306.The Government publishes data showing the destinations of young people after Key Stages 4 and 5, for those who studied a Level 3 qualification. There are a number of problems with this.
307.The first problem is that the data is not robust. The Government told us that “the destinations of 17 per cent of the group were unknown.” It is, however, working on improving this. One of the reasons for this is that young people change jobs frequently within the first couple of years.
308.The second problem is more fundamental. The Government only publishes data on those who complete a Level 3 qualification. We know that having this qualification is important (see paragraphs 206–265). Those who have one have a greater chance of social mobility than those who do not. This data is used to work out what the economic returns are on having completed a Level 3 qualification. What is not published are the destinations of those who have completed a Level 1 or 2 qualification. This makes it harder to assess what the value of a Level 1 or 2 qualification is. The picture is therefore not complete. Even though a Level 3 qualification may have much greater value than a Level 1 or 2 qualification, it may still be better to achieve a Level 1 or 2 qualification than no qualification at all.
309.The publication of details of the destinations of learners was proposed by a number of our witnesses. Ralph Scott told us that holding schools and colleges to account on their destinations data would “improve the incentives for schools to really provide goodquality careers advice.” Professor Hodgson said destinations data “is very useful at the local level to demonstrate to young people the kinds of pathways that they might take, based on evidence that has been collected locally.”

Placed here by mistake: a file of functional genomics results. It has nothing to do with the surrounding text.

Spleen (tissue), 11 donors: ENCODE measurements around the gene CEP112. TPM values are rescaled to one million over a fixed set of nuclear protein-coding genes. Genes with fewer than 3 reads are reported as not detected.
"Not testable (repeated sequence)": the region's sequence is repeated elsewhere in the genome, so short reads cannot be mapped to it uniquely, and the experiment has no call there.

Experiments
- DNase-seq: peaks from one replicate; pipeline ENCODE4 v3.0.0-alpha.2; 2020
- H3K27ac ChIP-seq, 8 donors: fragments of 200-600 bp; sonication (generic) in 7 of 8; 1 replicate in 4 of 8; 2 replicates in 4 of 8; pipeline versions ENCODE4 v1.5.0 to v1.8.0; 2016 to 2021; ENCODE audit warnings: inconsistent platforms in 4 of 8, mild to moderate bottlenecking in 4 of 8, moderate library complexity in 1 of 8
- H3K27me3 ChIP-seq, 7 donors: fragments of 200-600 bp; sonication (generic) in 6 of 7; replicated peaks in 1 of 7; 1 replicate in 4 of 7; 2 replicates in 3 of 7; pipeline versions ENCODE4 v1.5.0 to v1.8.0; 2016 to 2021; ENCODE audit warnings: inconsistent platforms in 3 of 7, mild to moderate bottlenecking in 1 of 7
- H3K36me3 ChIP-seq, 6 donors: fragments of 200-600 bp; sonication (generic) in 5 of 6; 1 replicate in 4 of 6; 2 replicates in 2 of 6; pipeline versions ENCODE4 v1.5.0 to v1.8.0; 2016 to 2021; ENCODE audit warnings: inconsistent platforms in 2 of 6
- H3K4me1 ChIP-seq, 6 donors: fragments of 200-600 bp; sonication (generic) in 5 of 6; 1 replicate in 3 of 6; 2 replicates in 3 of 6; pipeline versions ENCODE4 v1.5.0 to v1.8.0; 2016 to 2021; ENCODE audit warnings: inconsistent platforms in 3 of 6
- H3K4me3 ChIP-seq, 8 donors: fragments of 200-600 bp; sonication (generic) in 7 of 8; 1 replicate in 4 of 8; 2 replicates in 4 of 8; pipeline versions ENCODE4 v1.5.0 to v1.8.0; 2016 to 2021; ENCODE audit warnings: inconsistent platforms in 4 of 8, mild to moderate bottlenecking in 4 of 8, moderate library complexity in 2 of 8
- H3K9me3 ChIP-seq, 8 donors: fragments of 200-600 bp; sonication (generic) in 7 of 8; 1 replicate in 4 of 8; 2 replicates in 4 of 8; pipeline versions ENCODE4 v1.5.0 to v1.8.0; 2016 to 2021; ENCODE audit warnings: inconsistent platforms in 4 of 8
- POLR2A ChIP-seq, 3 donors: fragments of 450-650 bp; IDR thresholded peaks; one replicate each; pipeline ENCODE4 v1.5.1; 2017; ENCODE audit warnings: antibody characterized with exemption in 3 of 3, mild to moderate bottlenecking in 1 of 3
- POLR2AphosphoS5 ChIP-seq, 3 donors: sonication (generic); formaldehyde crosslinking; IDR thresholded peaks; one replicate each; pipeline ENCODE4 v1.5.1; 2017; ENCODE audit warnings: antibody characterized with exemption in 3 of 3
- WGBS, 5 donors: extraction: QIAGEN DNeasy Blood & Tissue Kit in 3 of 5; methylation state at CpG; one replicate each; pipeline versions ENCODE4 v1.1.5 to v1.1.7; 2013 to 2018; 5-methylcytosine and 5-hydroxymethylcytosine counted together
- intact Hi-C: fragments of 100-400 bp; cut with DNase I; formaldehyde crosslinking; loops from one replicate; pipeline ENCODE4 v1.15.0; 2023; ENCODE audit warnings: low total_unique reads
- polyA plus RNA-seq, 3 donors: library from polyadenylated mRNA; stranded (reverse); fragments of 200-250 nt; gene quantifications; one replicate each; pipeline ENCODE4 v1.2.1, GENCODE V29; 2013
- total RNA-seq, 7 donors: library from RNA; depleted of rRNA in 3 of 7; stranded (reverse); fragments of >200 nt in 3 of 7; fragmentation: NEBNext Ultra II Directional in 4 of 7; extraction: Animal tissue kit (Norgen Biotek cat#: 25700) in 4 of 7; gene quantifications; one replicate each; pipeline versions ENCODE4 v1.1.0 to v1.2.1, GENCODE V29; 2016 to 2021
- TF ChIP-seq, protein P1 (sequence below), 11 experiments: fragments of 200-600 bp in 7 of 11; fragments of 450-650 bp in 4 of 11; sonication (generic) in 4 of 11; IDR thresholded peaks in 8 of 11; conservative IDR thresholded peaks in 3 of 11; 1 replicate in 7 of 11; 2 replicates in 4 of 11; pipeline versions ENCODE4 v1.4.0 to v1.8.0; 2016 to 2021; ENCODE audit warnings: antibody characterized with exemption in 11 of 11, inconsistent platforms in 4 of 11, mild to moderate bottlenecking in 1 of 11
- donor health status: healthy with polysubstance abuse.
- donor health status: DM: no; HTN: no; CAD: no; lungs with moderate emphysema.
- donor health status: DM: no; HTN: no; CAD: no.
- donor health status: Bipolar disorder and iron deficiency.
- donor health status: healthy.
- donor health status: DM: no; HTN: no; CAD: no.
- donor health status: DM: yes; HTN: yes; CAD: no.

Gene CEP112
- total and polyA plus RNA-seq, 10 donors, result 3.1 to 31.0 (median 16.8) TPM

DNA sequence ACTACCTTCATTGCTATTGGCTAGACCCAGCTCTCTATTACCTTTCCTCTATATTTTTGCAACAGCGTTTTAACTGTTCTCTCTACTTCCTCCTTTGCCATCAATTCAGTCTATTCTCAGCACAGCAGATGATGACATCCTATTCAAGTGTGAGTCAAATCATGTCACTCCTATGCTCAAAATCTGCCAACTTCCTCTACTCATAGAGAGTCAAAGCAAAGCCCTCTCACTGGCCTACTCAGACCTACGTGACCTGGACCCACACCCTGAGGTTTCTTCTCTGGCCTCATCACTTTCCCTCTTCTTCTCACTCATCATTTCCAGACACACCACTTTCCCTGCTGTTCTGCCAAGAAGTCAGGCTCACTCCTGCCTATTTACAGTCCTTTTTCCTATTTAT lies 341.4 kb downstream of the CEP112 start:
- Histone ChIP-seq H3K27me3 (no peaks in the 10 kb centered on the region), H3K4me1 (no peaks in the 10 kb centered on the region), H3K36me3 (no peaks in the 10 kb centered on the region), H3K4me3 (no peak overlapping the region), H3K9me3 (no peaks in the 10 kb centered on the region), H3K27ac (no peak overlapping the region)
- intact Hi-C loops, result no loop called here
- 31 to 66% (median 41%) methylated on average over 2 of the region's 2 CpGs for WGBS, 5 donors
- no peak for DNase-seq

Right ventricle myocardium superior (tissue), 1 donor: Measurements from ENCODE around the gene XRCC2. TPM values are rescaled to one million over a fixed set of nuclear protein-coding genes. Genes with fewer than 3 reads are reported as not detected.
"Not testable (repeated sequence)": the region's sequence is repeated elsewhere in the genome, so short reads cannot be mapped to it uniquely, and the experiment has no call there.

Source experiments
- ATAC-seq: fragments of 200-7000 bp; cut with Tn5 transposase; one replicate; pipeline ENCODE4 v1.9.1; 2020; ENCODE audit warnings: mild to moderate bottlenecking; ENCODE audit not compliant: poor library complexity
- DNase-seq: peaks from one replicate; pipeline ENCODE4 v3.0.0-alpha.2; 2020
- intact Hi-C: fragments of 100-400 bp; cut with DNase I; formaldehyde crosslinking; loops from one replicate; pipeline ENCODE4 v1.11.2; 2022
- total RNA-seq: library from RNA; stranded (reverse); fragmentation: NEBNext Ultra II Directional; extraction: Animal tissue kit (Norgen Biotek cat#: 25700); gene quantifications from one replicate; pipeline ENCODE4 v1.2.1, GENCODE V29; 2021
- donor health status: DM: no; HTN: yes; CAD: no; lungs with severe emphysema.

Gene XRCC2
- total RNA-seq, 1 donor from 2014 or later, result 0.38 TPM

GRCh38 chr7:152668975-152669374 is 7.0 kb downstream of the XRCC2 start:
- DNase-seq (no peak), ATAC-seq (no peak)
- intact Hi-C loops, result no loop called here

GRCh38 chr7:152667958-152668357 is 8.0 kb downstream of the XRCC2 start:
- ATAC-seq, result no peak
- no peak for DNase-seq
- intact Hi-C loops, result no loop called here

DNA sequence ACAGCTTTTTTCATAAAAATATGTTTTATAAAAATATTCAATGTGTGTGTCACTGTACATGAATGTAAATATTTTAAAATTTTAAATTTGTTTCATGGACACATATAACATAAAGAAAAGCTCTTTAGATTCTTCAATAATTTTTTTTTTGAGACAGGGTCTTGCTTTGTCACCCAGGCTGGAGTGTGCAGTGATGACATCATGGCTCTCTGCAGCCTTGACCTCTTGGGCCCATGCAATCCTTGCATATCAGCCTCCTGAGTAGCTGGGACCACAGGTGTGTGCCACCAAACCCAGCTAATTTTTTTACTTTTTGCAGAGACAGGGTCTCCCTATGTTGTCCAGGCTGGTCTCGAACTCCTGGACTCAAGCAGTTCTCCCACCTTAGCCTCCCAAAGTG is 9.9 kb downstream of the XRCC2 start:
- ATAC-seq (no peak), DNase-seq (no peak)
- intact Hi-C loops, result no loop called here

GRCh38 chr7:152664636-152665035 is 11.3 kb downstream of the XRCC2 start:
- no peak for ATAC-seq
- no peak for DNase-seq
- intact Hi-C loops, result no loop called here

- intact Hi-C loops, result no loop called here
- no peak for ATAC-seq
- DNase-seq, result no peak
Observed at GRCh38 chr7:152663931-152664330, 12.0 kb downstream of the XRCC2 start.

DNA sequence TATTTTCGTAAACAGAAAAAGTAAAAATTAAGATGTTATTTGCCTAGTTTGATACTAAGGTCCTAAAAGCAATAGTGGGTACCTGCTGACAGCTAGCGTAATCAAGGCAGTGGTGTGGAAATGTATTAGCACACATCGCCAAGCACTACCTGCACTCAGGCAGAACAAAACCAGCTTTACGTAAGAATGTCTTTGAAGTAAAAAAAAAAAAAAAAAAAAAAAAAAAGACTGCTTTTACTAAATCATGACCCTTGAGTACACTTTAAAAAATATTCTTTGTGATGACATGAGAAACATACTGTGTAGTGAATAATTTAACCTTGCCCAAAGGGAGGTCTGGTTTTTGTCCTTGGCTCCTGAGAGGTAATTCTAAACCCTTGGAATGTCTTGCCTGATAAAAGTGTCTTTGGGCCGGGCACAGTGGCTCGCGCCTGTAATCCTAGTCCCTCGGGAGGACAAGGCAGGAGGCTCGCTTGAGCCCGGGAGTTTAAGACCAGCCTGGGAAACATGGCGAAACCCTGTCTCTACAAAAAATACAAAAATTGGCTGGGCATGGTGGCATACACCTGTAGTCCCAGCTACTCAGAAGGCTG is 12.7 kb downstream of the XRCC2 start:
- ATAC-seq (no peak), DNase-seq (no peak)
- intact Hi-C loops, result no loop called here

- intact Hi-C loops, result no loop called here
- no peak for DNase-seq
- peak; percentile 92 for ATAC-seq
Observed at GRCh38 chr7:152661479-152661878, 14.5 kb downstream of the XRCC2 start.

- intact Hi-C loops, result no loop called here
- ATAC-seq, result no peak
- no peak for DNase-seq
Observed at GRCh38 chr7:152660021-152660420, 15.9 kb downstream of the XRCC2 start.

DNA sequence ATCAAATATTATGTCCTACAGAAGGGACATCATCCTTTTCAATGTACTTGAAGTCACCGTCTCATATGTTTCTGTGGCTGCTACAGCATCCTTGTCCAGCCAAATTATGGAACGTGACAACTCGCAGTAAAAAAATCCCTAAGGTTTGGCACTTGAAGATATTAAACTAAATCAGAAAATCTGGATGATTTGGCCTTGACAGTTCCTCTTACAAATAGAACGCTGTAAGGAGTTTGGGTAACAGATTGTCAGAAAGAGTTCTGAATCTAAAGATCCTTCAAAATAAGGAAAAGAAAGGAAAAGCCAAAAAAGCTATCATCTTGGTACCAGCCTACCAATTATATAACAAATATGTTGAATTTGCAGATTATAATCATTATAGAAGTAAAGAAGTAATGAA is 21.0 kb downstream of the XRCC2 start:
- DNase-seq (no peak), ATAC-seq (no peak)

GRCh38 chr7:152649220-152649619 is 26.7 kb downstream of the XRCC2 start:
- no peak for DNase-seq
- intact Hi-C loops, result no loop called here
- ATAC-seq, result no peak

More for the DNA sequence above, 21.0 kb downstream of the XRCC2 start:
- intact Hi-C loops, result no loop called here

310.Professor Hodgson cautioned that “schools can do so much”. The main body of our evidence highlighted the strength of background on attainment. Professor Orr noted his scepticism about “… about schools being judged on things they have no control over.” The International Centre for Guidance Studies agreed.
311.It would be possible to look at the approach used for gathering higher education destinations data as a model for school and college leaver data at ages 18 and 19. Destination data is gathered for all students who complete higher education courses in the UK, through the Destinations of Leavers from Higher Education (DLHE) survey. This is carried out by the Higher Education Statistics Agency (HESA). There are two surveys:
(a)an Early Survey which asks all leavers from higher education what they are doing six months after graduation; and
(b)a Longitudinal Survey, which is conducted 3 years later (3 years and 6 months after graduation), and is based on a sample of those who responded to the Early Survey.
312.Future First is a membership body which provides a database platform for schools and colleges to record the destinations of their former students via an online form and annual survey.
313.In principle publishing destinations data over a period of several years is a good idea. Publishing small amounts of data is no good. More needs to be done to ensure the accurate collection and recording of data. While care would have to be taken in designing these figures, an example of a relevant figure could be the percent of free school meals (FSM) students who go onto find employment within six months. We recognise, however, that there are factors affecting young people over which schools and colleges have little or no control. Such factors include a range of influences associated with their family circumstances and background.